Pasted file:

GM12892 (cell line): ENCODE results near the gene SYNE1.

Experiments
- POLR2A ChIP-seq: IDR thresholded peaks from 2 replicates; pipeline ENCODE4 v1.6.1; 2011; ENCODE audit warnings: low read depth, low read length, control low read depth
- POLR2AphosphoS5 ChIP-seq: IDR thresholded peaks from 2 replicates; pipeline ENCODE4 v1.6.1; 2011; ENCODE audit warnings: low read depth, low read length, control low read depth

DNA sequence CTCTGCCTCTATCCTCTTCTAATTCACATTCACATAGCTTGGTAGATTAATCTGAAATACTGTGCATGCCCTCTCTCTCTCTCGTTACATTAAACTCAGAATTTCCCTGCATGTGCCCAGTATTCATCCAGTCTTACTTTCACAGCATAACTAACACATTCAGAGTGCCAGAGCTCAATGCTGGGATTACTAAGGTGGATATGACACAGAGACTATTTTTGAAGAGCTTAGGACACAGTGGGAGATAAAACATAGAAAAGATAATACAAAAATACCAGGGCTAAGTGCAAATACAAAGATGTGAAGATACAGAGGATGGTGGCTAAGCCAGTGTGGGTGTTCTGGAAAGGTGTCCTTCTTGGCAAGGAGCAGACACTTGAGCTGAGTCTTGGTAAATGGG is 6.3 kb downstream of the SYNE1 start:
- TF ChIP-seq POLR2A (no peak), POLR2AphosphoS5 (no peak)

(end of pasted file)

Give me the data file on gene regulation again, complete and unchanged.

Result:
GM12892 (cell line): ENCODE results near the gene SYNE1.

Experiments
- POLR2A ChIP-seq: IDR thresholded peaks from 2 replicates; pipeline ENCODE4 v1.6.1; 2011; ENCODE audit warnings: low read depth, low read length, control low read depth
- POLR2AphosphoS5 ChIP-seq: IDR thresholded peaks from 2 replicates; pipeline ENCODE4 v1.6.1; 2011; ENCODE audit warnings: low read depth, low read length, control low read depth

DNA sequence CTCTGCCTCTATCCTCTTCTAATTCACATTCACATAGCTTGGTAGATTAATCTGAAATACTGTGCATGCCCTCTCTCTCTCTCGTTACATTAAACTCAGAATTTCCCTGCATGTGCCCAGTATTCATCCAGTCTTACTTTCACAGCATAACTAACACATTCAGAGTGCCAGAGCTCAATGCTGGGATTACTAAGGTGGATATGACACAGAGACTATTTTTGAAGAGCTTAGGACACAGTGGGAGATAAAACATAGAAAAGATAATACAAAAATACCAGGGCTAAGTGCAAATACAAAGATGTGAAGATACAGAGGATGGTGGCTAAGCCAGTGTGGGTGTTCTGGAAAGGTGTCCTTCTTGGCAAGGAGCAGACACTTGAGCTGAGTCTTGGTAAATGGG is 6.3 kb downstream of the SYNE1 start:
- TF ChIP-seq POLR2A (no peak), POLR2AphosphoS5 (no peak)